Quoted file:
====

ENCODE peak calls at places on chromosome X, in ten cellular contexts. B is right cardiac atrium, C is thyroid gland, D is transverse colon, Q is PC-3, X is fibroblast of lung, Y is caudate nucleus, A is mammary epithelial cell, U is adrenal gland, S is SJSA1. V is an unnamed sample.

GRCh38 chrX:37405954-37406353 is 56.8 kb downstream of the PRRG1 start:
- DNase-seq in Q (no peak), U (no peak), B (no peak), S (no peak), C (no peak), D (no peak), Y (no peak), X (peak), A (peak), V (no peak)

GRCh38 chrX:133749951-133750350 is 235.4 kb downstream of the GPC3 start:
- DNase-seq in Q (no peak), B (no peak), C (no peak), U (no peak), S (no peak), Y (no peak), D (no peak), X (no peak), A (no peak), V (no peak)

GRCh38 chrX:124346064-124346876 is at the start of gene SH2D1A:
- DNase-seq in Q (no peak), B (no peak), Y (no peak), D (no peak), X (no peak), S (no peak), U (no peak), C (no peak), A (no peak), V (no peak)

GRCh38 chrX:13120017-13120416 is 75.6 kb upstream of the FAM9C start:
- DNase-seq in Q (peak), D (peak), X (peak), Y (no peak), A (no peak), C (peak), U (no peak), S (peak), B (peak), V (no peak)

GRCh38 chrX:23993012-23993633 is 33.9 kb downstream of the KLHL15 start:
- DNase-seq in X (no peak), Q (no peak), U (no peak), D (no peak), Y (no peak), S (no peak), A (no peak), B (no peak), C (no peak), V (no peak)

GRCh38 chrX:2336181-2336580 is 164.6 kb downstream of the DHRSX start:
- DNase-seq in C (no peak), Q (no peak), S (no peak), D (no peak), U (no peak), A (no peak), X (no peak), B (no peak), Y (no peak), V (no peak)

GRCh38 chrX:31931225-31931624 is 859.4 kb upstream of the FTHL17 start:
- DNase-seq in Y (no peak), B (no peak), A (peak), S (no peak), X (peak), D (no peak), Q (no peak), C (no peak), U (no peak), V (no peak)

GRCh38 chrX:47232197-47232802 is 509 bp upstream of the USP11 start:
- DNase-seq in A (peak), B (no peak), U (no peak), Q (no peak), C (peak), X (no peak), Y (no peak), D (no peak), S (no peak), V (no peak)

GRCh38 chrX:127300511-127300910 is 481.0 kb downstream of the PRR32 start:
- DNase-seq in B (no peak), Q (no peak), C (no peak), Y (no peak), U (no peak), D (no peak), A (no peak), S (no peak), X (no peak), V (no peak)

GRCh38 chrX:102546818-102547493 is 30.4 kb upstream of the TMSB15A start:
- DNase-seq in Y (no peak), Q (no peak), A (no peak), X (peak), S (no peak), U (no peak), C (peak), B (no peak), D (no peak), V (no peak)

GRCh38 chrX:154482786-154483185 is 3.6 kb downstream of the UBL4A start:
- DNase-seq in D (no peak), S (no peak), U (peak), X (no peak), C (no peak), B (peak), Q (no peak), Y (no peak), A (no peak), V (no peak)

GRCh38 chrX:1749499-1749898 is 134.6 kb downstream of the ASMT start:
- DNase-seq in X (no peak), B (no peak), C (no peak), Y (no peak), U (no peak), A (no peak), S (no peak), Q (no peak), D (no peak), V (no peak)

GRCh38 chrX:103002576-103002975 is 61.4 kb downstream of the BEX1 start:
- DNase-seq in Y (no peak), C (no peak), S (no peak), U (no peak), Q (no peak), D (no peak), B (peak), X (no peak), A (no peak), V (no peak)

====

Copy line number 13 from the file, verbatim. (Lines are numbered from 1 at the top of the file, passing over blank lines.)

- DNase-seq in C (no peak), Q (no peak), S (no peak), D (no peak), U (no peak), A (no peak), X (no peak), B (no peak), Y (no peak), V (no peak)